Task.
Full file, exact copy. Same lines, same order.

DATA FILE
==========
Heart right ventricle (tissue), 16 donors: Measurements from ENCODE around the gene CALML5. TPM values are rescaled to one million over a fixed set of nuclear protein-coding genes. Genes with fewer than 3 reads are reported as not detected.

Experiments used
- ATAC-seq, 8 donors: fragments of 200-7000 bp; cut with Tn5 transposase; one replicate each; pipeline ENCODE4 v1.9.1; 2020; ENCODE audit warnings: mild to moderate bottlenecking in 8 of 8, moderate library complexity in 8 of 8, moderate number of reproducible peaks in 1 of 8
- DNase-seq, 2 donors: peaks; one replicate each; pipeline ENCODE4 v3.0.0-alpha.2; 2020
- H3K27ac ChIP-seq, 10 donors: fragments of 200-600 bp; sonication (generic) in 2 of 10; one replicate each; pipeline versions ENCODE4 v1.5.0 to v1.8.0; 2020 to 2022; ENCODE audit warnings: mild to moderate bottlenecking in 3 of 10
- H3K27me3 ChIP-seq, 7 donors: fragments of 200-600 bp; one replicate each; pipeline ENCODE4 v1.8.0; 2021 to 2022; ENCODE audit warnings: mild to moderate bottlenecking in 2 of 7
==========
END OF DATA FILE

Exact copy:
Heart right ventricle (tissue), 16 donors: Measurements from ENCODE around the gene CALML5. TPM values are rescaled to one million over a fixed set of nuclear protein-coding genes. Genes with fewer than 3 reads are reported as not detected.

Experiments used
- ATAC-seq, 8 donors: fragments of 200-7000 bp; cut with Tn5 transposase; one replicate each; pipeline ENCODE4 v1.9.1; 2020; ENCODE audit warnings: mild to moderate bottlenecking in 8 of 8, moderate library complexity in 8 of 8, moderate number of reproducible peaks in 1 of 8
- DNase-seq, 2 donors: peaks; one replicate each; pipeline ENCODE4 v3.0.0-alpha.2; 2020
- H3K27ac ChIP-seq, 10 donors: fragments of 200-600 bp; sonication (generic) in 2 of 10; one replicate each; pipeline versions ENCODE4 v1.5.0 to v1.8.0; 2020 to 2022; ENCODE audit warnings: mild to moderate bottlenecking in 3 of 10
- H3K27me3 ChIP-seq, 7 donors: fragments of 200-600 bp; one replicate each; pipeline ENCODE4 v1.8.0; 2021 to 2022; ENCODE audit warnings: mild to moderate bottlenecking in 2 of 7